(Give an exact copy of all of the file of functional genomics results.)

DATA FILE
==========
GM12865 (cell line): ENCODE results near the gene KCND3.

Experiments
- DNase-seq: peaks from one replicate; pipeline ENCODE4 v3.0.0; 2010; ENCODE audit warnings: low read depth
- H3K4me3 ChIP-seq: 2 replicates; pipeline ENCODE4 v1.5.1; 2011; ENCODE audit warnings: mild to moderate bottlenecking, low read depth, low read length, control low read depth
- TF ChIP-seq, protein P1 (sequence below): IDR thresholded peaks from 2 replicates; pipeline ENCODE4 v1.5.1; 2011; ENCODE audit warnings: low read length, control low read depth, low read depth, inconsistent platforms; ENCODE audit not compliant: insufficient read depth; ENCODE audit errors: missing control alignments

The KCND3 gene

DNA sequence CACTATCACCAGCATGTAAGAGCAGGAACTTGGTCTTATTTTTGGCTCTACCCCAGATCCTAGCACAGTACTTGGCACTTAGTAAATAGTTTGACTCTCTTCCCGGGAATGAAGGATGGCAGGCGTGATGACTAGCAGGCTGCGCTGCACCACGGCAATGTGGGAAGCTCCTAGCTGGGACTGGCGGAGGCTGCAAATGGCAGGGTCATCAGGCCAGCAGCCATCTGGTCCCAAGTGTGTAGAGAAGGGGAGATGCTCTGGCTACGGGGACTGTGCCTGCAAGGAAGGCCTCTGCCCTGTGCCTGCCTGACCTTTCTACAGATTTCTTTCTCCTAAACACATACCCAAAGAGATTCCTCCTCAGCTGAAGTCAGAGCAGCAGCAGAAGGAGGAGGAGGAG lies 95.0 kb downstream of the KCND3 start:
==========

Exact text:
GM12865 (cell line): ENCODE results near the gene KCND3.

Experiments
- DNase-seq: peaks from one replicate; pipeline ENCODE4 v3.0.0; 2010; ENCODE audit warnings: low read depth
- H3K4me3 ChIP-seq: 2 replicates; pipeline ENCODE4 v1.5.1; 2011; ENCODE audit warnings: mild to moderate bottlenecking, low read depth, low read length, control low read depth
- TF ChIP-seq, protein P1 (sequence below): IDR thresholded peaks from 2 replicates; pipeline ENCODE4 v1.5.1; 2011; ENCODE audit warnings: low read length, control low read depth, low read depth, inconsistent platforms; ENCODE audit not compliant: insufficient read depth; ENCODE audit errors: missing control alignments

The KCND3 gene

DNA sequence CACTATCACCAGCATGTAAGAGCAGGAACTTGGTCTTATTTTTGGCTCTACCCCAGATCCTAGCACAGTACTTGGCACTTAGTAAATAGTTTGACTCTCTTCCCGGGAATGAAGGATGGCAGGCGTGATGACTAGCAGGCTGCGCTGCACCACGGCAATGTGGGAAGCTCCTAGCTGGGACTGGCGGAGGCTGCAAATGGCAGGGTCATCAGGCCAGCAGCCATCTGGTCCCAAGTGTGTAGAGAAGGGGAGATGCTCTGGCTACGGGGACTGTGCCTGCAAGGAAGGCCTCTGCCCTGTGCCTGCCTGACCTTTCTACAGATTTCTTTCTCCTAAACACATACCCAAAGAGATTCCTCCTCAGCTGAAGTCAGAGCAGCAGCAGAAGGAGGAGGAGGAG lies 95.0 kb downstream of the KCND3 start: